Russia may inadvertently expose the real extent of its losses in Ukraine by honouring those who fell in World War 2 next month, according to the UK.
The Ministry of Defence explained in its daily update on Thursday how Russia’s annual high-profile military parade to mark World War 2′s Victory Day on May 6 has been partially cancelled.
Reportedly, some regions bordering Ukraine, and the occupied peninsula of Crimea, had called the celebration off due to security concerns while the parade is still going to take place further inland.
But this split poses a “sensitive communications challenge for the Kremlin”, according to the UK officials.
Vladimir Putin has positioned the ongoing war in Ukraine “in the spirit of the Soviet experience in World War 2″.
The Russian president first justified the “special military operation” (otherwise known as the invasion of Ukraine) by making the baseless claim he was just trying to “de-nazify” the country.
The Soviet Union did unite with the US and Britain to fight Nazi Germany in World War 2, leading to the death of almost 20 million Soviet soldiers on the Eastern Front.
But, trying to revive the World War 2 spirit this May poses a particular risk to the Kremlin, according to the MoD.
The UK officials explained: “The message risks sitting increasingly uneasily with the many Russians who have immediate insights into the mismanaged and failing campaign in Ukraine.
“Honouring the fallen of previous generations could easily blue into exposing the scope of the recent losses, which the Kremlin attempts to cover up.”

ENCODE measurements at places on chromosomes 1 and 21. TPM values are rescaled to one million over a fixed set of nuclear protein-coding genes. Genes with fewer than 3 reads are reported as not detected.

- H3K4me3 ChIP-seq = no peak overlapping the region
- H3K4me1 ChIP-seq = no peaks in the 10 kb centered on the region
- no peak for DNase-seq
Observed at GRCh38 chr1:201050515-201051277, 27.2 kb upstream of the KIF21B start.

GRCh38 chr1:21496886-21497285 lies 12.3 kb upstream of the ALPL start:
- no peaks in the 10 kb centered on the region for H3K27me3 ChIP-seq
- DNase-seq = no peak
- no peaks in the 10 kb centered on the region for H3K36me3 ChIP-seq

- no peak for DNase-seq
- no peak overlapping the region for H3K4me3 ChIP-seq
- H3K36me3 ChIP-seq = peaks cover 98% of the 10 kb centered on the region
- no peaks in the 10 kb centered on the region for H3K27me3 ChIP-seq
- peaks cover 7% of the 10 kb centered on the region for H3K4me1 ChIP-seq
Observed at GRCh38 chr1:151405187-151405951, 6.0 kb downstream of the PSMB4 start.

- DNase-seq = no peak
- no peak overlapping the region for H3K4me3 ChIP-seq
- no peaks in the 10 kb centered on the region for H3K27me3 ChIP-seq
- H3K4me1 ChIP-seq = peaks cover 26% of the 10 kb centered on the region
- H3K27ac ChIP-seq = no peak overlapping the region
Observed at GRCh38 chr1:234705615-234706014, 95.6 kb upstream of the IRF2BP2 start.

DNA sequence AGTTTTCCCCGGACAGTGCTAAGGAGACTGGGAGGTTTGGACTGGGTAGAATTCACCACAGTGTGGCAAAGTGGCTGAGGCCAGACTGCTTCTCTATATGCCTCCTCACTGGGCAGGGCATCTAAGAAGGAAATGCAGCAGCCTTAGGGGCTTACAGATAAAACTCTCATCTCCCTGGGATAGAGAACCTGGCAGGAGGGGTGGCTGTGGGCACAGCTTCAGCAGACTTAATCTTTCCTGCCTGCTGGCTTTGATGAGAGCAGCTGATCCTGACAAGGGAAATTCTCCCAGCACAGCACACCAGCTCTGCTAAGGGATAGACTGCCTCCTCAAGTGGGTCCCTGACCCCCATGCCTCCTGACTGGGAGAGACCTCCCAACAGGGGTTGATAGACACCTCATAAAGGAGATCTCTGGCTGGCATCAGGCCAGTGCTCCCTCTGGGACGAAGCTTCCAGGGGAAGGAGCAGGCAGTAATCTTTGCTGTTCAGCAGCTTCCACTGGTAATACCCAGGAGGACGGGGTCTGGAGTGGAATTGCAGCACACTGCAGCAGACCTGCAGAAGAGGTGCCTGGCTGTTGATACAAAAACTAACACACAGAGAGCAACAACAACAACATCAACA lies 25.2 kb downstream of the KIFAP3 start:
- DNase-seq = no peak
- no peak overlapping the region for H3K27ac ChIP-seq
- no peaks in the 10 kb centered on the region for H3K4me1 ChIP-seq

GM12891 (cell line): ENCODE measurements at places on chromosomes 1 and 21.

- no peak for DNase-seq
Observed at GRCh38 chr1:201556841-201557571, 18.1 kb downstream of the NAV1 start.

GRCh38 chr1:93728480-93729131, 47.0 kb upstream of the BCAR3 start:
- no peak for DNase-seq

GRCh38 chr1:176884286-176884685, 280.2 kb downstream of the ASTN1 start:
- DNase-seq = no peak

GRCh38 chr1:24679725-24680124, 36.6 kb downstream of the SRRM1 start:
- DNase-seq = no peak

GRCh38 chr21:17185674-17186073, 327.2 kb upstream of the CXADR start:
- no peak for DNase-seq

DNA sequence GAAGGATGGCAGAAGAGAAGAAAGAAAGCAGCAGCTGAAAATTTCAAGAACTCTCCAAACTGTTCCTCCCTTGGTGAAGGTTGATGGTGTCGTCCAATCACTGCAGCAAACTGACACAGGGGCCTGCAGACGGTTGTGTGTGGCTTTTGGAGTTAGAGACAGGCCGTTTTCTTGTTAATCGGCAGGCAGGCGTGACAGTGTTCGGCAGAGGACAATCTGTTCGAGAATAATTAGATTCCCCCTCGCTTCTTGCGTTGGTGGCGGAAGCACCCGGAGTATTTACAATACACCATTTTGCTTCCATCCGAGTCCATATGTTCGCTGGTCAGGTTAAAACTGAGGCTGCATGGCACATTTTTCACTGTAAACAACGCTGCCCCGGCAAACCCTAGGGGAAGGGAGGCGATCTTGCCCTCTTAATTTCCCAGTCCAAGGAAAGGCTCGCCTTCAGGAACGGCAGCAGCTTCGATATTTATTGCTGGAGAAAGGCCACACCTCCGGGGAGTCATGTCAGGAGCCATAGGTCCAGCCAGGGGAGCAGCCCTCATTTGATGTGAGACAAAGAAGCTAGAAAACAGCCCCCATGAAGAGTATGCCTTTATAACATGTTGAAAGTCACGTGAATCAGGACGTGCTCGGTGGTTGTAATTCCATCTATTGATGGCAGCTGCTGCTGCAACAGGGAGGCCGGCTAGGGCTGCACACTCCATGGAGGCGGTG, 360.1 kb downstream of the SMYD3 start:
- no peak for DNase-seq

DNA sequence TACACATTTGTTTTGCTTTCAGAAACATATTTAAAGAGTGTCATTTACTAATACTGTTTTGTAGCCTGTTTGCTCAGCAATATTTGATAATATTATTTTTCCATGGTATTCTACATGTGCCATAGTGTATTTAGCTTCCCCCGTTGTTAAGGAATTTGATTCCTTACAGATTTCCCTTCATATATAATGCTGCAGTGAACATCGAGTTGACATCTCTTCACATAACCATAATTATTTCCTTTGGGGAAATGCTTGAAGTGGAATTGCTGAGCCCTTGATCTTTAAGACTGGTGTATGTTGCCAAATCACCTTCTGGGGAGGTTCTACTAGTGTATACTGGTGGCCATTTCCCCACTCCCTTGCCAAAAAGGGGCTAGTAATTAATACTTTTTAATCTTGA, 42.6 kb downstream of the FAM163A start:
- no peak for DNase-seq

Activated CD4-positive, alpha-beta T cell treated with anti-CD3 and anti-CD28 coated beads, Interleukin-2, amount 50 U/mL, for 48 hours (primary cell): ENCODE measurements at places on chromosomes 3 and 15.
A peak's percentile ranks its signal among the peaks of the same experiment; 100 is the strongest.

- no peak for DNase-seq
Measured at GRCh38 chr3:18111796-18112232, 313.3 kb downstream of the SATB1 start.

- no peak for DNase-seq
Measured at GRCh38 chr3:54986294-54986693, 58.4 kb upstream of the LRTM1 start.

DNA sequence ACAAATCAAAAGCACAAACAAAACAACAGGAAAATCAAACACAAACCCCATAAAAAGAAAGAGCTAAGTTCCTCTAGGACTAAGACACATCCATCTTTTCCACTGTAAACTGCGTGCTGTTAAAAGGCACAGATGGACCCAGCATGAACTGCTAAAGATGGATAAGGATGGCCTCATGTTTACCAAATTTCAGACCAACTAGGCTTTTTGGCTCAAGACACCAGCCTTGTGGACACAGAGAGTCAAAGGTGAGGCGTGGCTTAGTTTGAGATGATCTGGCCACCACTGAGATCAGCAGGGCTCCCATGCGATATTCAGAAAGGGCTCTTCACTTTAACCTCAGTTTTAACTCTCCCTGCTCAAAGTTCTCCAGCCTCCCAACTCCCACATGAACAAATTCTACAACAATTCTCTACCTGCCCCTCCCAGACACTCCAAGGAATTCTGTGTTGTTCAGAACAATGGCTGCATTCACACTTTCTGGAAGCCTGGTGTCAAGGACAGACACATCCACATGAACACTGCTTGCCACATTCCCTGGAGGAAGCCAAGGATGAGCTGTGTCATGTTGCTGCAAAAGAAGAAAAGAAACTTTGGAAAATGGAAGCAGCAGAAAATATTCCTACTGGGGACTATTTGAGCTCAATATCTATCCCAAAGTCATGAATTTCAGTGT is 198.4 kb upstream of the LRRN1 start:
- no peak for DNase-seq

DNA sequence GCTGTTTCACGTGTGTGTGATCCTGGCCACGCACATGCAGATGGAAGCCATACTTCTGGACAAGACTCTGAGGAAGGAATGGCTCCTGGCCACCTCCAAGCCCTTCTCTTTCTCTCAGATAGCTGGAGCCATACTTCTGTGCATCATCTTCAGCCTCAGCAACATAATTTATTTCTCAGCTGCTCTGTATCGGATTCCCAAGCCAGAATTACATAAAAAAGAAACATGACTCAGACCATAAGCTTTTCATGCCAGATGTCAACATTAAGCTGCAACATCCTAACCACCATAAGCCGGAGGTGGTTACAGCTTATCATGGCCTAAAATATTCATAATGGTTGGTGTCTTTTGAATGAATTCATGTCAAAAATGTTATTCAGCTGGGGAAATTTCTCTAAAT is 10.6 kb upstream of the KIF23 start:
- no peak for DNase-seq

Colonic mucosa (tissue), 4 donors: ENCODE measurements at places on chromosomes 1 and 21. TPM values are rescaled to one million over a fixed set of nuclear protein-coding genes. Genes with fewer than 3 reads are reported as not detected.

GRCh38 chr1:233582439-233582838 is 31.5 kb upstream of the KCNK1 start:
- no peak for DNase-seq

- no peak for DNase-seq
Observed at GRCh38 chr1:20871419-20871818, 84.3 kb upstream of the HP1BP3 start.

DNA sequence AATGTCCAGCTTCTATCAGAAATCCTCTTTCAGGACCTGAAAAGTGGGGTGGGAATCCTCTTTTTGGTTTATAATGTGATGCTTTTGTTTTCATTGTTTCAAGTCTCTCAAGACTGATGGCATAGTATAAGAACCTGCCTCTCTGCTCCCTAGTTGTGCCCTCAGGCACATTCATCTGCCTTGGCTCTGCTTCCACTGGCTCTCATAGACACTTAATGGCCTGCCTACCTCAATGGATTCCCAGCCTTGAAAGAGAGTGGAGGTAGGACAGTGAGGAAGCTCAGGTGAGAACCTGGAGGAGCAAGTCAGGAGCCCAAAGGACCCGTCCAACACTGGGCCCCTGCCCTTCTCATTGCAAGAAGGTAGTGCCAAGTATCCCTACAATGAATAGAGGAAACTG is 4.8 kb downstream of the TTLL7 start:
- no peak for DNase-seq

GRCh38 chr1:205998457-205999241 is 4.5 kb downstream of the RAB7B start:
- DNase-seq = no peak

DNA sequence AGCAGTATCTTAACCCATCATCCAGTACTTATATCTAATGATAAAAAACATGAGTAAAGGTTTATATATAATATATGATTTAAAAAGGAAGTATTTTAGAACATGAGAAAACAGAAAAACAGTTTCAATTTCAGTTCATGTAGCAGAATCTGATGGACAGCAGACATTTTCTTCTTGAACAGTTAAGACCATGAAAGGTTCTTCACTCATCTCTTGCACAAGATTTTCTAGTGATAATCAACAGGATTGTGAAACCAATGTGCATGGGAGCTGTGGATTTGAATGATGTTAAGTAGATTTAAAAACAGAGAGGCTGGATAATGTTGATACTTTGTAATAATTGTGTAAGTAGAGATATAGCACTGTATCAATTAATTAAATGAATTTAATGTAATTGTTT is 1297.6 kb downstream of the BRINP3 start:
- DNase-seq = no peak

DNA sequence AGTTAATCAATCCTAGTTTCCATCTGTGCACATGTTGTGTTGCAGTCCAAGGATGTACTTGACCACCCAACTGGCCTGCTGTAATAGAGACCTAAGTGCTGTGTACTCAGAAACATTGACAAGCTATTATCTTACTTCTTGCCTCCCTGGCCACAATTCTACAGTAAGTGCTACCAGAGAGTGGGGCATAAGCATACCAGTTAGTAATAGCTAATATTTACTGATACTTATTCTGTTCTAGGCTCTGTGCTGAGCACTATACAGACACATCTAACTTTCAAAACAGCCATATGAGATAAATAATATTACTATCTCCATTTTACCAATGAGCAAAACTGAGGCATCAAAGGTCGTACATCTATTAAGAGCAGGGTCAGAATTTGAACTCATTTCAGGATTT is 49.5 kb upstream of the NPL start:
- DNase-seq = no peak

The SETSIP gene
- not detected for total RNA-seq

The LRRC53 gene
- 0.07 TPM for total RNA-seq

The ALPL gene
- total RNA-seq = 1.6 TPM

Since last year, there have been widespread reports that Russia has tried to cover up the extent of its casualties.
Some claim the Kremlin has been placing injured troops in Belarusian hospitals to avoid further demoralising troops who are already struggling amid their string of losses on the frontline.
After all, Russia initially claimed that the war in Ukraine would last a matter of days.
More than a year later, it has faced tremendous losses and altered its goals – rather than hoping to conquer the whole country, it is now looking just to maintain the Donbas region and hold onto Crimea.
The UK also suggested in February that Putin’s invasion has led to between 175,000 and 200,000 Russian casualties in the last year, including between 40,000 and 60,000 deaths.
The MoD claimed that the casualty rate had “significantly increased” since Putin introduced partial mobilisation back in September, bringing in an extra 300,000 reservists.
The move triggered widespread protests in Russia with more than 1,000 people detained, with many others trying to flee the country.